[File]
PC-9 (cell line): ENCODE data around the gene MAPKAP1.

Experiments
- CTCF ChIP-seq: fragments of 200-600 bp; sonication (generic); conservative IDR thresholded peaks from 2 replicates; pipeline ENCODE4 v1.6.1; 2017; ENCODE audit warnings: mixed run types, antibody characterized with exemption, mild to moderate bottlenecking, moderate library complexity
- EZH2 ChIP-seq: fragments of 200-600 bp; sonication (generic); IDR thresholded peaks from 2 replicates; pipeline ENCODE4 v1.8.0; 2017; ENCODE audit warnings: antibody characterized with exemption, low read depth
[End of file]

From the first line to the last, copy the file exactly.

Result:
PC-9 (cell line): ENCODE data around the gene MAPKAP1.

Experiments
- CTCF ChIP-seq: fragments of 200-600 bp; sonication (generic); conservative IDR thresholded peaks from 2 replicates; pipeline ENCODE4 v1.6.1; 2017; ENCODE audit warnings: mixed run types, antibody characterized with exemption, mild to moderate bottlenecking, moderate library complexity
- EZH2 ChIP-seq: fragments of 200-600 bp; sonication (generic); IDR thresholded peaks from 2 replicates; pipeline ENCODE4 v1.8.0; 2017; ENCODE audit warnings: antibody characterized with exemption, low read depth